Another challenge, especially, but not only, in the U.S., is recognizing some First American peoples have been removed from their homelands. Often, indigenous cultures exist today in places that are not rooted in their indigenous lands. Many have been displaced or suppressed, and these are hurdles to overcome.

“We are no longer located in our traditional homelands. Everything that we have, we had to build and establish post removal,” she said. When visiting cultural destinations, tourists often expect to see remains, ancient landmarks and historic architecture.

Other tribes, however, are rooted in their original homelands. Marketers need to be aware of this, to understand how people and place relate to each other to help overcome the specific hurdles that each tribe or group of peoples has in marketing themselves.

3. What’s the Hook?
A huge challenge for many indigenous tribes and people looking to attract travelers is a lack of recognition. Indigenous cultures don’t always have an association between their tribes and the land they inhabit. The Maori have New Zealand, a draw in and of itself, while Tahitians have name brand recognition with islands like Bora Bora, but less populated geographical locations might not have a draw.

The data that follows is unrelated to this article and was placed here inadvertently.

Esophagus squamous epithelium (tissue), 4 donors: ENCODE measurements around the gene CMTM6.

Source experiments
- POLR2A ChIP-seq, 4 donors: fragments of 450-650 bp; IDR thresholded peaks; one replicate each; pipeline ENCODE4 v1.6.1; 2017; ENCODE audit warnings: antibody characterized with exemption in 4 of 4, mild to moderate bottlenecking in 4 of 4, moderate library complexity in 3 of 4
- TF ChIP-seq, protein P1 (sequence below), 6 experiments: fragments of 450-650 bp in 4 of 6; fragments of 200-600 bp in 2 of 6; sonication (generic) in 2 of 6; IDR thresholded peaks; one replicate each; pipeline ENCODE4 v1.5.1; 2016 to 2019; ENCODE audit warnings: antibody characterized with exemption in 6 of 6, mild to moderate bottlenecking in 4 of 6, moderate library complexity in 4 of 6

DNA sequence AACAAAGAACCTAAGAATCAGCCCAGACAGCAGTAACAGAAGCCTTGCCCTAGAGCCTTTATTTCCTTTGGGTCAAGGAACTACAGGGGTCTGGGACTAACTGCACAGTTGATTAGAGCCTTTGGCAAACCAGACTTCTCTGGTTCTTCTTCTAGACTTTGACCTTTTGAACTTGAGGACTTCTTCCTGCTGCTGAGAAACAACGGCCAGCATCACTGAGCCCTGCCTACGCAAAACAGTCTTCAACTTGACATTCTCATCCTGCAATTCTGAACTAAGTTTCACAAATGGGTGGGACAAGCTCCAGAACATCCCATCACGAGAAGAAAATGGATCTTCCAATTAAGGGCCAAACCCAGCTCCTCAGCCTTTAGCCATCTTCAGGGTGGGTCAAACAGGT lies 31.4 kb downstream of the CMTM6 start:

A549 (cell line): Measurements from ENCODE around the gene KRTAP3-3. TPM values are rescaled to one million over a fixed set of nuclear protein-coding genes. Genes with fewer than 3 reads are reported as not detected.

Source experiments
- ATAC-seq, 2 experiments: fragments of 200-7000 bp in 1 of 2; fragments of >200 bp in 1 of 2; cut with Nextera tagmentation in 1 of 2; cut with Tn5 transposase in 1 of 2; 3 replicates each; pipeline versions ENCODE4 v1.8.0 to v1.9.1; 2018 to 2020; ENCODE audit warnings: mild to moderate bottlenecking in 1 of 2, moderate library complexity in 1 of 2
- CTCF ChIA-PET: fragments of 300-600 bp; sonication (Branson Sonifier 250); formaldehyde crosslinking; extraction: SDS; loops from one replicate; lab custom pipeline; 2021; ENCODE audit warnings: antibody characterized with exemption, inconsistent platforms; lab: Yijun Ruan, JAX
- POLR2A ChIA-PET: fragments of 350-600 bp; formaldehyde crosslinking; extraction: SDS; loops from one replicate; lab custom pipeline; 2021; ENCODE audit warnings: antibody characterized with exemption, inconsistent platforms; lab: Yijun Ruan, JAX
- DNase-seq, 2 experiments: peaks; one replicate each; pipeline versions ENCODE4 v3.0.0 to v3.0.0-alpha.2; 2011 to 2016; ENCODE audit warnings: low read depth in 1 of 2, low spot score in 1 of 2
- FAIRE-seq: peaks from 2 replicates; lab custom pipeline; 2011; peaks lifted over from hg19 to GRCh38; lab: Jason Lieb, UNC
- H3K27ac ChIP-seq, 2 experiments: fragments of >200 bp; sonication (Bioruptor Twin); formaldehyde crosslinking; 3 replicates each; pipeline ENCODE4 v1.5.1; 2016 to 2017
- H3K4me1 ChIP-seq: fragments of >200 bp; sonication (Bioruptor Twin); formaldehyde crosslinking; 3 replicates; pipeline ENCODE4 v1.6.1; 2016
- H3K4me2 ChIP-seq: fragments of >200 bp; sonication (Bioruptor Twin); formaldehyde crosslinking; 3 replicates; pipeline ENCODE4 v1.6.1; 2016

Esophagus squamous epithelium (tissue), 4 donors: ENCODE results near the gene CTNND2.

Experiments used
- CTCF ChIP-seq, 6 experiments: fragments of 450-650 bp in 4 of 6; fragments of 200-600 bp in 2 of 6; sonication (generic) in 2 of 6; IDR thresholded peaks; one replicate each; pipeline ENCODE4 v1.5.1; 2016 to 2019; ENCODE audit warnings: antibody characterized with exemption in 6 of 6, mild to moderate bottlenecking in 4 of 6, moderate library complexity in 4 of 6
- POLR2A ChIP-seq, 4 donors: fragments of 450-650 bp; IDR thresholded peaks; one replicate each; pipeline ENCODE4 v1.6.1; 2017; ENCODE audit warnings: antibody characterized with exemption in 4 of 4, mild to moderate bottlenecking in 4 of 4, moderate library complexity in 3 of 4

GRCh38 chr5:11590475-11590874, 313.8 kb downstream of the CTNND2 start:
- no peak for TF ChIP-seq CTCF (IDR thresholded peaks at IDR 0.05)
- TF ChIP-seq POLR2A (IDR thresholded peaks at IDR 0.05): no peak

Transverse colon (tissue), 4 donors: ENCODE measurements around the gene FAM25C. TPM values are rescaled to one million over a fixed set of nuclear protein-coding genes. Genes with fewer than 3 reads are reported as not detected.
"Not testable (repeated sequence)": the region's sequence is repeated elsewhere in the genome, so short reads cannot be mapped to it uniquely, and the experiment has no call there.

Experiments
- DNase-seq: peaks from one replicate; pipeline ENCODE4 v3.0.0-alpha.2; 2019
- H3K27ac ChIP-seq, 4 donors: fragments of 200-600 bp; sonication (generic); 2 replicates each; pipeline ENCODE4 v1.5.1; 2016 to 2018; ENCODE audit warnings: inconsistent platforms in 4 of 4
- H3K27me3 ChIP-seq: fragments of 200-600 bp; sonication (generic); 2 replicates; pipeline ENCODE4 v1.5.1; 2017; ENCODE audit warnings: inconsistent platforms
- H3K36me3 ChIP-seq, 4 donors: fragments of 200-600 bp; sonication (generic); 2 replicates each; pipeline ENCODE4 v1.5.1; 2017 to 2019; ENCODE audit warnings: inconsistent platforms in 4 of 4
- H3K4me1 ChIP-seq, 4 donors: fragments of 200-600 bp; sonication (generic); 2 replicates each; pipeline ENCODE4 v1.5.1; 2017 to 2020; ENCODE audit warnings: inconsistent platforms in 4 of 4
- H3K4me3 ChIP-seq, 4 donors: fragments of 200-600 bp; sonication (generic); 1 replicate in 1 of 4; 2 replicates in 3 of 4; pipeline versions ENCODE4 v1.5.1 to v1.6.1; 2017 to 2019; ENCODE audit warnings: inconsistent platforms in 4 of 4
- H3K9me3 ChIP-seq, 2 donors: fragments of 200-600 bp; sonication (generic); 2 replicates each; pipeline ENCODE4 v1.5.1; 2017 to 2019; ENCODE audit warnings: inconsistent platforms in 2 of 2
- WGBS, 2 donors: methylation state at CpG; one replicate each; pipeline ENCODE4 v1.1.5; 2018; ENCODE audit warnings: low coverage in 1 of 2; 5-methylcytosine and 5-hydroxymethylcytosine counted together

Shepherd described that Chickasaw Country is in the latter category. “We don’t have the iconic hook, like Hawaii, Bora Bora, or the Grand Canyon,” she said. As Americans look to more local, less mainstream travel, a bit of anonymity may be a good thing. “I think with COVID-19, a destination like Chickasaw Country will have a temporary advantage, but how long will that last?” she said.

Marketers, however, can take advantage of this relative obscurity to propel cultural tourism by making friends and networking with bigger attractions and destinations. “We can partner with everyone since we have something unique to offer. Every destination is an alternative, but no one is competition,” Shepherd said. Other destinations must also look to leverage the draws around them to help elevate the indigenous cultures that are looking to get their share of visitors.

4. Which Stereotypes?
While all too obvious a challenge, overcoming stereotypes is much more of a conversation now than ever before. At the onset of 2021, having difficult conversations is no longer taboo and, quite on the contrary, something that the travel industry encourages. For indigenous cultures, however, this means understanding the stereotypes and prejudgments that visitors will bring to the table when visiting.